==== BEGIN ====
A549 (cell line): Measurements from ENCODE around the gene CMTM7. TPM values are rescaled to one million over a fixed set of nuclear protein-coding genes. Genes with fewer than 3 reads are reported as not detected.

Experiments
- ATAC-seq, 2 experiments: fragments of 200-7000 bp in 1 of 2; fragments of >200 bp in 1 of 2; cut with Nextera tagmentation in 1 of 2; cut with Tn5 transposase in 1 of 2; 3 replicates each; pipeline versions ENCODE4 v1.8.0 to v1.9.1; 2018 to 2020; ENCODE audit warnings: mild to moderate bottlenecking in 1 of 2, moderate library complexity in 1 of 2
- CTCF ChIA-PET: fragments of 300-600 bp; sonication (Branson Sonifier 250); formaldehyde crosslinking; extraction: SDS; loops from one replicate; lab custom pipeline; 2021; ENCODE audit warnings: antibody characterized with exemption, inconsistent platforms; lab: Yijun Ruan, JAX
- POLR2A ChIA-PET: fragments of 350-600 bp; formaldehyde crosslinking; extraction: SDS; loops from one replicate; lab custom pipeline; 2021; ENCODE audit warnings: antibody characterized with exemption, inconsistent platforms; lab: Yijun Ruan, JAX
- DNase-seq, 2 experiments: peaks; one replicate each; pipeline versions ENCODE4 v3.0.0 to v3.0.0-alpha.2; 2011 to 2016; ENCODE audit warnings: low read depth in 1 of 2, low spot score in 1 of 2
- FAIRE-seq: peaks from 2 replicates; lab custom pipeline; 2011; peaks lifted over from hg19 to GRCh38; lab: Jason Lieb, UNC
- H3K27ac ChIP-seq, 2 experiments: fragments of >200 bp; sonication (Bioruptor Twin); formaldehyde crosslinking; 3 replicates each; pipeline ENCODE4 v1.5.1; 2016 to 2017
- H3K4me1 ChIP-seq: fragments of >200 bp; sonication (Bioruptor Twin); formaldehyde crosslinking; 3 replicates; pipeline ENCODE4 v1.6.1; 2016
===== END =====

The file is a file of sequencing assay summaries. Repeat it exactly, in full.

A549 (cell line): Measurements from ENCODE around the gene CMTM7. TPM values are rescaled to one million over a fixed set of nuclear protein-coding genes. Genes with fewer than 3 reads are reported as not detected.

Experiments
- ATAC-seq, 2 experiments: fragments of 200-7000 bp in 1 of 2; fragments of >200 bp in 1 of 2; cut with Nextera tagmentation in 1 of 2; cut with Tn5 transposase in 1 of 2; 3 replicates each; pipeline versions ENCODE4 v1.8.0 to v1.9.1; 2018 to 2020; ENCODE audit warnings: mild to moderate bottlenecking in 1 of 2, moderate library complexity in 1 of 2
- CTCF ChIA-PET: fragments of 300-600 bp; sonication (Branson Sonifier 250); formaldehyde crosslinking; extraction: SDS; loops from one replicate; lab custom pipeline; 2021; ENCODE audit warnings: antibody characterized with exemption, inconsistent platforms; lab: Yijun Ruan, JAX
- POLR2A ChIA-PET: fragments of 350-600 bp; formaldehyde crosslinking; extraction: SDS; loops from one replicate; lab custom pipeline; 2021; ENCODE audit warnings: antibody characterized with exemption, inconsistent platforms; lab: Yijun Ruan, JAX
- DNase-seq, 2 experiments: peaks; one replicate each; pipeline versions ENCODE4 v3.0.0 to v3.0.0-alpha.2; 2011 to 2016; ENCODE audit warnings: low read depth in 1 of 2, low spot score in 1 of 2
- FAIRE-seq: peaks from 2 replicates; lab custom pipeline; 2011; peaks lifted over from hg19 to GRCh38; lab: Jason Lieb, UNC
- H3K27ac ChIP-seq, 2 experiments: fragments of >200 bp; sonication (Bioruptor Twin); formaldehyde crosslinking; 3 replicates each; pipeline ENCODE4 v1.5.1; 2016 to 2017
- H3K4me1 ChIP-seq: fragments of >200 bp; sonication (Bioruptor Twin); formaldehyde crosslinking; 3 replicates; pipeline ENCODE4 v1.6.1; 2016